First evidence for the Brain Drain
Sep 7, 2000
A study tracking the careers of UK scientists has produced the first tentative evidence that the 'brain drain' really exists (Alice Sharp Pierson and Peter Cotgreave 2000 Nature 407 13).
Sharp Pierson and Cotgreave of the Save British Science Society analysed the publishing records of 252 scientists who gained their doctoral degrees in the UK. They compared the quality of the scientists' early published research with their current country of residence, using the number of citations a paper received as a measure of quality. Scientists who remained in the UK were found to have published similar numbers of papers to those currently in the US, but the mean number of citations per article was significantly higher for scientists who now live in the US.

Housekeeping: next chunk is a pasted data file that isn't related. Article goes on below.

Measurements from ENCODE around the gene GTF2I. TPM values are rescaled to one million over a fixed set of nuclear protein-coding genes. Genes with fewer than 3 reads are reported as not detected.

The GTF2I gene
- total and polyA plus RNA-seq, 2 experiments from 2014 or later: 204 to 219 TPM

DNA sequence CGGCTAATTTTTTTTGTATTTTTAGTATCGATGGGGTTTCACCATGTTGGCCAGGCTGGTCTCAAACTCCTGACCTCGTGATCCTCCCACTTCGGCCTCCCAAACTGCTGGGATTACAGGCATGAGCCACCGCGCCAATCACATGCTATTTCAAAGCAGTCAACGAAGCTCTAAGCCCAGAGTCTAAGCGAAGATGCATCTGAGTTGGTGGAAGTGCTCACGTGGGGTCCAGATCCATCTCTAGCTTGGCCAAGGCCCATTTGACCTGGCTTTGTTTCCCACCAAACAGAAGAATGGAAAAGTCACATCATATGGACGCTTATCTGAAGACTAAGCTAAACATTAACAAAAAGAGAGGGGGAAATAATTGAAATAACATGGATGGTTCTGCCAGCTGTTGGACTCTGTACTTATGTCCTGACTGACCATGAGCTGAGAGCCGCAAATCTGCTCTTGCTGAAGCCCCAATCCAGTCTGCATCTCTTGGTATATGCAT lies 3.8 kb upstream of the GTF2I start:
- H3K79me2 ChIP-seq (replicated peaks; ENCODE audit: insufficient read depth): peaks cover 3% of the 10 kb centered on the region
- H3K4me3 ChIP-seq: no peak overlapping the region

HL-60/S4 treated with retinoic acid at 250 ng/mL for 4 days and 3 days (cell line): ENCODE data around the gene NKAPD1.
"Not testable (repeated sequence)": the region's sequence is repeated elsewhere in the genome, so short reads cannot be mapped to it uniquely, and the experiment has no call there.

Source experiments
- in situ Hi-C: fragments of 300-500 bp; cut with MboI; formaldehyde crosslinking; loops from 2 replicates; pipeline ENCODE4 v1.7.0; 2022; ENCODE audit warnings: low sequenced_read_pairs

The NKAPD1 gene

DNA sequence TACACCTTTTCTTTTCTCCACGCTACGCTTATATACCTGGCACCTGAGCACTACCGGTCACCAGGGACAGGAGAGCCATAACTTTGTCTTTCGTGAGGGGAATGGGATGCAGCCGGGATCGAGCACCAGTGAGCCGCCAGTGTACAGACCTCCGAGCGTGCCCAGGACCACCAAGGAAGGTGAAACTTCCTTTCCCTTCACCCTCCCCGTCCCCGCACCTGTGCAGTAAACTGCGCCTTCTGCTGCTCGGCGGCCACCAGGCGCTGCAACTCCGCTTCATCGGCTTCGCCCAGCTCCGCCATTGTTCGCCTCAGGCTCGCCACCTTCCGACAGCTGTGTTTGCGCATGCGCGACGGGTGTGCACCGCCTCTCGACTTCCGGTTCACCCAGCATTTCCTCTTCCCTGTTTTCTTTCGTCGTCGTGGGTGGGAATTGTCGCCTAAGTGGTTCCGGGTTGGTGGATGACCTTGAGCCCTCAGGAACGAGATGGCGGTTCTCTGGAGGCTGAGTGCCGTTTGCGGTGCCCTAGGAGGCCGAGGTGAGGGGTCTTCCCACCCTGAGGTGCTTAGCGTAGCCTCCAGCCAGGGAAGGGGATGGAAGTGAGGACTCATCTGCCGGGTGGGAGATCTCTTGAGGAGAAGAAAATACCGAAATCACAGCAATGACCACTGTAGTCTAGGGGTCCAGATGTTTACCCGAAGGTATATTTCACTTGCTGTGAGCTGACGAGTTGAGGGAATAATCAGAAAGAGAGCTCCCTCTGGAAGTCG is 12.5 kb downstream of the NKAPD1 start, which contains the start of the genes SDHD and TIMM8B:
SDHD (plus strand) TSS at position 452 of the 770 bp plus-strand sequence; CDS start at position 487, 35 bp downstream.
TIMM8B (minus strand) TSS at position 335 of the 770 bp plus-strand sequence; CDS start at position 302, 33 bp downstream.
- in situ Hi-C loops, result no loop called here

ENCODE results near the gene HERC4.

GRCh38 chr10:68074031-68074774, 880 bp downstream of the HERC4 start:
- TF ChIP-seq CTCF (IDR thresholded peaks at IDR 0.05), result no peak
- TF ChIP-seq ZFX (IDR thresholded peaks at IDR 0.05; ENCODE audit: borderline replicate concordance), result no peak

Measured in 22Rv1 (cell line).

The result is not conclusive proof that the best British scientists are emigrating to the US, emphasise Sharp Pierson and Cotgreave. They point out that citation level is an unreliable indicator of quality, and that there are many reasons why scientists may not publish their work. Nevertheless, the study provides the first quantitative support for the brain drain, and shows that the UK Government's significant new investment in British science has come at a good time.